36 Understanding the IBM TotalStorage Open Software Family
In this book, we use the following terms:
Host Any server that is using storage and runs applications for
its clients.
Agent A hardware or software component installed on a host to
virtualize its view of storage or to execute a specific
storage management function for that particular host.
Server A component of the storage network that provides a
service to its clients. This can be a host server or a
metadata server.
Client Something requesting a service from a server. This can
be a client to an application on a host or a host when
requesting service from a virtualization server.
Controller A hardware or software component that controls access
and usage of the storage resources it manages.
Now to save you from total confusion, let us agree that client and server are
interchangeable terms and that the relationship is defined by the interaction at a
particular time. We will use illustrations to clarify these interactions and qualify
the terms, where appropriate.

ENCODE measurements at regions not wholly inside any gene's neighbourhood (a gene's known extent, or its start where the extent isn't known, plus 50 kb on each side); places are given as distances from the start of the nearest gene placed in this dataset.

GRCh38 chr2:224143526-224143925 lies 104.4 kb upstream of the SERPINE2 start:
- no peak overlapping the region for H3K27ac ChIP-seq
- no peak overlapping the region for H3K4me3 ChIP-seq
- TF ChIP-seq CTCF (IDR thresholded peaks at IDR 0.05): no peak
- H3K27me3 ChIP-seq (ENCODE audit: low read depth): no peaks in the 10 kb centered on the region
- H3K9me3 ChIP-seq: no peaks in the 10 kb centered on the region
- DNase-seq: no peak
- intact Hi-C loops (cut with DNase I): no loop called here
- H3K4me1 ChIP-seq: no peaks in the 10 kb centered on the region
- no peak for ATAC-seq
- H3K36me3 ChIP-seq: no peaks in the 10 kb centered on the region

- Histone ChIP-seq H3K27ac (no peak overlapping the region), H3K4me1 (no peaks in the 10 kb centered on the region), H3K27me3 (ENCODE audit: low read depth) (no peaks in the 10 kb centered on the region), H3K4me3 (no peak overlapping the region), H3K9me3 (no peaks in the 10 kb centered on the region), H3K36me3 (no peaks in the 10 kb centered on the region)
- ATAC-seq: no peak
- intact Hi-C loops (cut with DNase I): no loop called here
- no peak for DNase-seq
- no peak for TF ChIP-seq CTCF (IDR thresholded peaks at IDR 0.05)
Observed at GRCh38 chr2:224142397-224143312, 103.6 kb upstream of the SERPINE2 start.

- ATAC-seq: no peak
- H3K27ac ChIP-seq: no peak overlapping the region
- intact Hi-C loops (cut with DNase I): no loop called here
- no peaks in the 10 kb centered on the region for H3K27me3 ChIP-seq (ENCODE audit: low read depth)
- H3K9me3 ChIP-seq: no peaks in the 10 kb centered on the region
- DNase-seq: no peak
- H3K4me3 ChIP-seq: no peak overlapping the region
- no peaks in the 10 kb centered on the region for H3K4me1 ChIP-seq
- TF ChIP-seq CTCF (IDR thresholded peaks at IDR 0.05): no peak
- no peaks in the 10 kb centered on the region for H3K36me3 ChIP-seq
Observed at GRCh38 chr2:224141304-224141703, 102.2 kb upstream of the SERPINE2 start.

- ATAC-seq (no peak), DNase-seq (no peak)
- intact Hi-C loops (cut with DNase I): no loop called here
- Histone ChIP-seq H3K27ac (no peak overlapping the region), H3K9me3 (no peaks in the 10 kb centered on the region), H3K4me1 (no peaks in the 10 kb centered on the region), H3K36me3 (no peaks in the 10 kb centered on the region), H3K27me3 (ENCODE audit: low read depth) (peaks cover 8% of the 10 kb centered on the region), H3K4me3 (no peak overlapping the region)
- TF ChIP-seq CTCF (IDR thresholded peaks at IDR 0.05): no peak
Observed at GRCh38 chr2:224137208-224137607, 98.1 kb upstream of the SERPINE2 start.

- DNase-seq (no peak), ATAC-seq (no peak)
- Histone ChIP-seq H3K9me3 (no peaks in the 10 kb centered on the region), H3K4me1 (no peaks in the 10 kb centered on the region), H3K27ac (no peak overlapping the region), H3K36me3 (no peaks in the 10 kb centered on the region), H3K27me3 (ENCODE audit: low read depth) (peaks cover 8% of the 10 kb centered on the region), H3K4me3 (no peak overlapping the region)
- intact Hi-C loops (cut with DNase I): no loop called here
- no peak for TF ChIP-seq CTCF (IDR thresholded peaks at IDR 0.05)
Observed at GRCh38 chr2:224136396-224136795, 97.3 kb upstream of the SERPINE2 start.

1.6.3 Levels of virtualization
We will define the different levels at which virtualization can be achieved in a
storage network, as illustrated in Figure 1-11 on page 37.
Chapter 1. Understanding storage concepts 37
Figure 1-11 Virtualization levels
Server level
Abstraction at the server level is accomplished by the volume management of
the operating systems on the servers. Some operating systems, like OS/390®
with DFSMS, have a high level of abstraction, whereas others still present, to the
user, volumes that are directly related to physical disks. At first sight, increasing
the level of abstraction on the server seems well suited for environments without
storage networks, but this can be vitally important in storage networks too, if we
look at the security and sharing issues.
Fabric level
On the SAN Fabric level, virtualization can enable the independence of storage
pools from heterogeneous servers. A single management interface can be
implemented to manage disparate storage systems without impacting the
servers. Several approaches are possible, and we will go into more detail on this.
Storage level
At the storage device level, several virtualization techniques have already been
tried, ranging from striping and redundant array of independent disks (RAID) to
sophisticated volume management in the Enterprise Storage Server (ESS) or
Server Level
Fabric Level
Storage Level
UNIX / AIX / HP-UX / SUN Solaris
Linux Microsoft Windows
Meta-Data Server

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